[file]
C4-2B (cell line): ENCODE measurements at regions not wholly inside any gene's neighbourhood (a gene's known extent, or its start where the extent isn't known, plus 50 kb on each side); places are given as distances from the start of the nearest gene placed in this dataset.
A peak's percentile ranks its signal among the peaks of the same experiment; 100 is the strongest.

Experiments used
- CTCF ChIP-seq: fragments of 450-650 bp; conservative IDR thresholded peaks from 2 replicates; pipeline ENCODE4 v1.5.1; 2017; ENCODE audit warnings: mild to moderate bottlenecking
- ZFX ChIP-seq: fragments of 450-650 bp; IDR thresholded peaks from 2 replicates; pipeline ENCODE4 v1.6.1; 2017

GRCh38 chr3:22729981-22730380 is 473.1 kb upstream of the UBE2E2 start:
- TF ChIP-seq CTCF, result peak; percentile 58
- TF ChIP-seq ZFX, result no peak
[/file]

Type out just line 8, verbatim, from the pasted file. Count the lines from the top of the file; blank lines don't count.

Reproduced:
- TF ChIP-seq ZFX, result no peak